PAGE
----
For a reader, there’s something magical about picking up a first novel — that promise of discovery, the possibility of finding a new writer whose work you can love for years to come, the likelihood of semi-autobiography for you to mull over. The debut is even more important for the writer — after all, you only get one first impression. Luckily, there are a lot of fantastic first impressions to be had. Click through for some of the greatest first novels written since 1950 — some that sparked great careers, some that are still the writers’ best work, and some that remain free-standing.… Read More
It’s fair to say that the “New York essay” is having a moment. Or maybe it’s always having a moment. But with Sari Botton’s two anthologies about loving and leaving and just having a great time in New York (last year’s Goodbye to All That and this month’s Never Can Say Goodbye), and former Granta editor John Freeman’s upcoming Tales of Two Cities: The Best and Worst Times in Today’s New York, one thing is sure: in 2014, the New York City essay is bountiful.
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It’s hard to be a person in the world today — or, really, any day, but today’s what we’ve got. Humans are striving creatures, and also empathetic ones, so most of us are always looking for an opportunity to improve ourselves, even in tiny, literary ways. We’ve already established that novels can make you a better person, but of course, novels also take you down a long winding road to get there. If you’re looking for a more direct shot to the heart, try an essay. After the jump, you’ll find 50 essays more or less guaranteed to make you a better person — or at least a better-read one — some recommended by notables of the literary and literary nonfiction world, some recommended by yours truly, incessant consumer of the written word. Don’t see the essay that changed your life? Please do add it to the list.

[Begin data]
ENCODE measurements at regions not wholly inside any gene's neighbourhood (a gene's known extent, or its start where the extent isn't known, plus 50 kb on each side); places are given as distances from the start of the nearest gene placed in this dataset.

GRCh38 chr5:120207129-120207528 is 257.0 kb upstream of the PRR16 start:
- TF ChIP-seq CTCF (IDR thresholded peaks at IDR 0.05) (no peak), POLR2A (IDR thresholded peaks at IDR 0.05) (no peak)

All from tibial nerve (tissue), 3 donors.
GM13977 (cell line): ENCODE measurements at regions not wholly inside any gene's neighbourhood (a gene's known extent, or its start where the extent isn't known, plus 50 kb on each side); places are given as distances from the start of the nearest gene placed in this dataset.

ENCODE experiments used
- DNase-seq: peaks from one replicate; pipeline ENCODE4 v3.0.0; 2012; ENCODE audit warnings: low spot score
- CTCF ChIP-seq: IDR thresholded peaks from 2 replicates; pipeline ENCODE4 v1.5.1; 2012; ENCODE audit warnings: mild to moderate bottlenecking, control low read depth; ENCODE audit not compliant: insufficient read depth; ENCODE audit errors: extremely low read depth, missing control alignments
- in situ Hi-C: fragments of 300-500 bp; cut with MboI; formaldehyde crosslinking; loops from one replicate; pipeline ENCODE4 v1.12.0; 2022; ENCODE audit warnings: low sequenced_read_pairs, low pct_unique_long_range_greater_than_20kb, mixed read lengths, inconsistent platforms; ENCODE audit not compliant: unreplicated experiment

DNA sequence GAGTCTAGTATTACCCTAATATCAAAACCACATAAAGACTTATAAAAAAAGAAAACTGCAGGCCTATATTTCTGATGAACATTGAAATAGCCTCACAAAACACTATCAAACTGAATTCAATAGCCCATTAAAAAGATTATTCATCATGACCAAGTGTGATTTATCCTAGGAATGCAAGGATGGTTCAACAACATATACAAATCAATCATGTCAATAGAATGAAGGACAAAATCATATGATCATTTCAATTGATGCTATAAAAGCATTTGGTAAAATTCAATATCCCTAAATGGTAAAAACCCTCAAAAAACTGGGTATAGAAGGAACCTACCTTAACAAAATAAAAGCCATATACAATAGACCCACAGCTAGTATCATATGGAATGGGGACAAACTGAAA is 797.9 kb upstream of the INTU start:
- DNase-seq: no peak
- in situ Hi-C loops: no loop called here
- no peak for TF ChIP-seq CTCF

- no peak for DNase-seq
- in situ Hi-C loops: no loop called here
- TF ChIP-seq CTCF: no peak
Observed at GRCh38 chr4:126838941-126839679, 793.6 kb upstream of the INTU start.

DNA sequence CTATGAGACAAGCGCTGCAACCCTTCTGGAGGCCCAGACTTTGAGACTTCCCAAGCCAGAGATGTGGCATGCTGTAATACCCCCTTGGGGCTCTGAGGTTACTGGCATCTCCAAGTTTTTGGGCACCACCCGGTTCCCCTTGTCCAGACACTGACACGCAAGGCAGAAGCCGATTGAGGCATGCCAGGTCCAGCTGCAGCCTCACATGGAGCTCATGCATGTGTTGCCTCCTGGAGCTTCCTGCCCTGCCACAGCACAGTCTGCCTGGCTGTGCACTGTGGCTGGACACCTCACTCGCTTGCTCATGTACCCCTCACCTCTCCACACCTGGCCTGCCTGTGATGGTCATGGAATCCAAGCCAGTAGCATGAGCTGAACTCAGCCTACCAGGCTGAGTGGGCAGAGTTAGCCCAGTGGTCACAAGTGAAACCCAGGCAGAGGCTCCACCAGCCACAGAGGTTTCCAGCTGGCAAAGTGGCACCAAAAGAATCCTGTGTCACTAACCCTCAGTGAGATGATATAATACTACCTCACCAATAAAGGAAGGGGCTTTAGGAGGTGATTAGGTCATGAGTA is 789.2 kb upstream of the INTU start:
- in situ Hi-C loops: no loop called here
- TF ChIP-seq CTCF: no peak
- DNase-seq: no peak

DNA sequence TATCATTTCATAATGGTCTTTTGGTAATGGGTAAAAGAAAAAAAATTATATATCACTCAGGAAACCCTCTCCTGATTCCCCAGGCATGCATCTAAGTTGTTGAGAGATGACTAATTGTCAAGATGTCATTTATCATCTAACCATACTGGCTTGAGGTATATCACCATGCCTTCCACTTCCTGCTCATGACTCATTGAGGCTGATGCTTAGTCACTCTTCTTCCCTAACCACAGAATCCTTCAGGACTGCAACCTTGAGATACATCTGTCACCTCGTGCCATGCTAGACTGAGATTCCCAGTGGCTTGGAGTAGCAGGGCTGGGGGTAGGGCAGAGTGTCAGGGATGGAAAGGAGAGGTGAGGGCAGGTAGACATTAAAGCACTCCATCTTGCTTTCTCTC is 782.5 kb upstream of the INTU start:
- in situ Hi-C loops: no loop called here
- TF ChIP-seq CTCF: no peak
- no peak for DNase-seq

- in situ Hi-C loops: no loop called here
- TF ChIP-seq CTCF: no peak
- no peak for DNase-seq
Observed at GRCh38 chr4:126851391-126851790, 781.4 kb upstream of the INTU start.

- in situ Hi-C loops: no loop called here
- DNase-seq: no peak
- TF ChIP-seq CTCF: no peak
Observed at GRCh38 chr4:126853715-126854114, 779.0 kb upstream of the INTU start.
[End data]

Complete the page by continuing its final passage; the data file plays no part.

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Picture it: teenage Mary Shelley was on a vacation getaway, with her husband Percy and some of his rambunctious poet friends, like that rogue Lord Byron… and out of the group of legends, it’s Shelley herself who arguably published the greatest work of all at the ridiculous age of 30: Frankenstein; or, The Modern Prometheus, a book that has penetrated our human consciousness. In honor of Shelley’s birthday this month, here’s a list of 25 other writers who created heartbreakingly beautiful work before they could get a discount on a rental… Read More
It’s pretty much been settled that everyone should read more books by women. But when looking for recommendations, it’s often all Woolf, Morrison, Lessing, Austen, Brontë. Of course, these are essential authors for a reason, and you should definitely read all of their books. That said, there’s something to catching a writer at the beginning of her career and following her for years that is supremely satisfying — not to mention the fact that young female writers need readers rather more than Jane Austen does. So in an effort to get you in on the ground floor (or at least, like, the third floor), here’s a compendium of 50 novels written by 50 female novelists under 50 that are worth your… Read More